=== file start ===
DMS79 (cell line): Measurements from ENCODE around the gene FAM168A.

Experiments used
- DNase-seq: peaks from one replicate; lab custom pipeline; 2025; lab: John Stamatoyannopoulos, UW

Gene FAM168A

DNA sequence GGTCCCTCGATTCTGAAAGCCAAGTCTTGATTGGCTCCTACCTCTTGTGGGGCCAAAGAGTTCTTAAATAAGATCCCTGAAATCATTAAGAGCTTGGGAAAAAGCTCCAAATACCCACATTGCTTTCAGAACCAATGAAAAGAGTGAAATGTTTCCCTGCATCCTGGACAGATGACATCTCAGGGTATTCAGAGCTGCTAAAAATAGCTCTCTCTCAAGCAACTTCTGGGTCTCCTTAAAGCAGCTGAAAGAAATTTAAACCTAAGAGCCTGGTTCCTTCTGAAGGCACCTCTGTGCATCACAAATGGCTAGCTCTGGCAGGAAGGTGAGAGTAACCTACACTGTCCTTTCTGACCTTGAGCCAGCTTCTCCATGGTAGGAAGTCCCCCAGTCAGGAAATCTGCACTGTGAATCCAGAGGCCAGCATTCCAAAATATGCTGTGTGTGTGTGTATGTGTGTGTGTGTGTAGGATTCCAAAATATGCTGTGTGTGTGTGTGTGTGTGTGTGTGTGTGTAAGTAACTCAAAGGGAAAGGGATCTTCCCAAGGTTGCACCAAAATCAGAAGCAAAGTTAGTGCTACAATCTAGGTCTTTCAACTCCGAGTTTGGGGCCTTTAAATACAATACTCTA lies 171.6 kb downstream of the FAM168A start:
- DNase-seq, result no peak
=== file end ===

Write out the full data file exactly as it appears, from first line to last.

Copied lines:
DMS79 (cell line): Measurements from ENCODE around the gene FAM168A.

Experiments used
- DNase-seq: peaks from one replicate; lab custom pipeline; 2025; lab: John Stamatoyannopoulos, UW

Gene FAM168A

DNA sequence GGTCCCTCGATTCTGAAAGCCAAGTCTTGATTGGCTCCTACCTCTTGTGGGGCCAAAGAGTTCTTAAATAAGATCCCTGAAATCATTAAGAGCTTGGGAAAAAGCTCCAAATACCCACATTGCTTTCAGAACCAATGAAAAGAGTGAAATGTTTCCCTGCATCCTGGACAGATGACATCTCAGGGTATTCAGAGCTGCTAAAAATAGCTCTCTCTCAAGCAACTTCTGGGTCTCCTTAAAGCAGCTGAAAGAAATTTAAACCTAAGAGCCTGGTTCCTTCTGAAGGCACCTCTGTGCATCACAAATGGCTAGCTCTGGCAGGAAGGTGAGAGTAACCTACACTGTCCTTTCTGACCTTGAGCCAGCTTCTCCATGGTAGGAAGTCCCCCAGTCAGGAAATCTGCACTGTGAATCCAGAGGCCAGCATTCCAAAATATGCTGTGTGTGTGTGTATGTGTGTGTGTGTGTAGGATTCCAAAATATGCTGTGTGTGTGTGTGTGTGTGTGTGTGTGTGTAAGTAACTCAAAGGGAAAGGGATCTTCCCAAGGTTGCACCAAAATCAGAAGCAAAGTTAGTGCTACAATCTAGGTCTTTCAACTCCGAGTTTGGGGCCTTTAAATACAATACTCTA lies 171.6 kb downstream of the FAM168A start:
- DNase-seq, result no peak